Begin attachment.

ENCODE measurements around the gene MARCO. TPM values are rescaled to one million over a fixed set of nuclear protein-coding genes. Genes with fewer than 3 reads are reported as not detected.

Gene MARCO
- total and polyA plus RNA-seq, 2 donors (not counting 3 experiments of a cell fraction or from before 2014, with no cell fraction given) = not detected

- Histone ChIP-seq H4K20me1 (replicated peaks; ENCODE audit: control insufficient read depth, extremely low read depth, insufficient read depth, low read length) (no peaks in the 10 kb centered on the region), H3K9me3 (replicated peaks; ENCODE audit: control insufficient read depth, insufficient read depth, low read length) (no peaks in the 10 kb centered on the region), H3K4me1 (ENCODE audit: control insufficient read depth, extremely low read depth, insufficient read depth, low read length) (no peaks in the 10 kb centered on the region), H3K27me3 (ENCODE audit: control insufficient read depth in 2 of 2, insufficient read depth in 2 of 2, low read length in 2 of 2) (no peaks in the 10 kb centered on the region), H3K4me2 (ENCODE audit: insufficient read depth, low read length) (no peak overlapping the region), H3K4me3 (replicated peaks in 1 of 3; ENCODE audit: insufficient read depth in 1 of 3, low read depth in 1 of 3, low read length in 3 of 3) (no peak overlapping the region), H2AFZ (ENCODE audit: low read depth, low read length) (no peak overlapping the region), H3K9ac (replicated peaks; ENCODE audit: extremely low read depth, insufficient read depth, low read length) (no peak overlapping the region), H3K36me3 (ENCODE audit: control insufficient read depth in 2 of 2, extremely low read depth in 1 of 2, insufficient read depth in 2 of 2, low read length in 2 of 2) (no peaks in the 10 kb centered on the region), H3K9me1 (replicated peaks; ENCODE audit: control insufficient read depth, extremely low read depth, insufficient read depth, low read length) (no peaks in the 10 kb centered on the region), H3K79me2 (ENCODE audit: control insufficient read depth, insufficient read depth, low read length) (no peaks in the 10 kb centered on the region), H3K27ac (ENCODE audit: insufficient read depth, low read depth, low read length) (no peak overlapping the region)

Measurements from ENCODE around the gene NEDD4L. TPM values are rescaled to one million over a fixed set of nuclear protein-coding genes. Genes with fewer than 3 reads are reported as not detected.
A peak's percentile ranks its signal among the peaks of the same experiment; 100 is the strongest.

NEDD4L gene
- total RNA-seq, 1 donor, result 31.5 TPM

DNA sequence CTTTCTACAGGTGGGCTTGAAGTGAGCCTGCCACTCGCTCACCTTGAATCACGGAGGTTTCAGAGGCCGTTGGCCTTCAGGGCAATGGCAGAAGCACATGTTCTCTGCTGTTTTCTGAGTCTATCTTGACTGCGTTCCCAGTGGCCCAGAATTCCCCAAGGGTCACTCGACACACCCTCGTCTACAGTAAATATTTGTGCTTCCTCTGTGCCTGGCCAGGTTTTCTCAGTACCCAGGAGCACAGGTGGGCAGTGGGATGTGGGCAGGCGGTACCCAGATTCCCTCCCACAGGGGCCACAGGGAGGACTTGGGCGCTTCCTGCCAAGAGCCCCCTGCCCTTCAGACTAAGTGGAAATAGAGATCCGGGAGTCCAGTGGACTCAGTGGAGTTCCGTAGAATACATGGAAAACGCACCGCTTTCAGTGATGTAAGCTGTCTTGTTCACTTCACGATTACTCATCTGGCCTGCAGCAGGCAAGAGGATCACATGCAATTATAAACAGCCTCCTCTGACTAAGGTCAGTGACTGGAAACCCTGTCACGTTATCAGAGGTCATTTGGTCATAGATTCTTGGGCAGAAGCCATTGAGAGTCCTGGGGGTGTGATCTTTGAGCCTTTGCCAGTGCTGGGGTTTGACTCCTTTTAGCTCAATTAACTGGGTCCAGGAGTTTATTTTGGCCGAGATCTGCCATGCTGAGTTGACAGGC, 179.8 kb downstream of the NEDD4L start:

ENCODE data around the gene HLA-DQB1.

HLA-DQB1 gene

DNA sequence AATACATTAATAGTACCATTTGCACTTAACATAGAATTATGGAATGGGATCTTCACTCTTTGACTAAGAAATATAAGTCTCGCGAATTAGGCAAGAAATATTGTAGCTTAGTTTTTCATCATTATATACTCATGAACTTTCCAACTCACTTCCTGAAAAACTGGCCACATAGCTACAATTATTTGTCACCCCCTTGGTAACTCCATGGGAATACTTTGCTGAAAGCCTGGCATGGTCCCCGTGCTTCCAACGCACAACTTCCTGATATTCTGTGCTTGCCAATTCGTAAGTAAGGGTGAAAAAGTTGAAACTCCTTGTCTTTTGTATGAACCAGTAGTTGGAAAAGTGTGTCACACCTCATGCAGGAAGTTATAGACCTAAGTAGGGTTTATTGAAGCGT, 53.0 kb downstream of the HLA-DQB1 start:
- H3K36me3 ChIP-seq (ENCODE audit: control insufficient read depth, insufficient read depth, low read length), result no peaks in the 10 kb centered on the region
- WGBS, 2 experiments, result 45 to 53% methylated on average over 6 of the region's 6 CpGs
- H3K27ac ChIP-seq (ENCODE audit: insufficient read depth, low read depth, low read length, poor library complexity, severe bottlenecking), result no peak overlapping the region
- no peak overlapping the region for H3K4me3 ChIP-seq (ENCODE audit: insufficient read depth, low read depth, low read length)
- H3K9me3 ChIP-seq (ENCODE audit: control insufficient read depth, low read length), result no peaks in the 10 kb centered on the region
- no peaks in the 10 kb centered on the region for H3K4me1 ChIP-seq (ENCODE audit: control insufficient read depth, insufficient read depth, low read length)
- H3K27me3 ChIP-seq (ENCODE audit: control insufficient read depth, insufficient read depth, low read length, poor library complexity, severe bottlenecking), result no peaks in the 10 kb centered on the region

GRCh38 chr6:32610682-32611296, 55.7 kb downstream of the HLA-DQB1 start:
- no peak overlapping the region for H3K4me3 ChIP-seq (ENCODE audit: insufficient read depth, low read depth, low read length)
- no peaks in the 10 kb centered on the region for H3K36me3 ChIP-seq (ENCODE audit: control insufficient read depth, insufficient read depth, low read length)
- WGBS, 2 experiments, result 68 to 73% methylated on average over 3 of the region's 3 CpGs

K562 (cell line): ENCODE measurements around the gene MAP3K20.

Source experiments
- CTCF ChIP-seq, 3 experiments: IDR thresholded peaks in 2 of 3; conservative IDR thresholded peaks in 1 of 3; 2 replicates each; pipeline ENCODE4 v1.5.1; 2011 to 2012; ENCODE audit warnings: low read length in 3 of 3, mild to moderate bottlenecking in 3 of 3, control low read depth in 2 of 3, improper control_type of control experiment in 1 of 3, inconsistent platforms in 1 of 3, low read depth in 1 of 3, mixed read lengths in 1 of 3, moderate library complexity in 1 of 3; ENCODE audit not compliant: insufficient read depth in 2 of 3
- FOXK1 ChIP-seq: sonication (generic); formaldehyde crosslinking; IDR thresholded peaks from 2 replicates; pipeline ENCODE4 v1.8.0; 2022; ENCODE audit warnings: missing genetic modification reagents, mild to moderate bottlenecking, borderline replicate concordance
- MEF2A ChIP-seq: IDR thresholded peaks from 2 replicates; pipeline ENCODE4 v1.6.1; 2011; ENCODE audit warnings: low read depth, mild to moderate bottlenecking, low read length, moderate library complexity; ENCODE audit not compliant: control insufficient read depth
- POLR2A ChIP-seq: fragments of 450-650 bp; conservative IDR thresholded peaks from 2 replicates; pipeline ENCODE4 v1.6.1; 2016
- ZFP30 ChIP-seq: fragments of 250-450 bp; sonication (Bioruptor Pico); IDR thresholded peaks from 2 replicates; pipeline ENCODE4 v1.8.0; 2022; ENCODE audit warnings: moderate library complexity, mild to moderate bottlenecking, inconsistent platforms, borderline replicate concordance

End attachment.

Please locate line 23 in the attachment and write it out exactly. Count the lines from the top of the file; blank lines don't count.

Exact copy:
- WGBS, 2 experiments, result 68 to 73% methylated on average over 3 of the region's 3 CpGs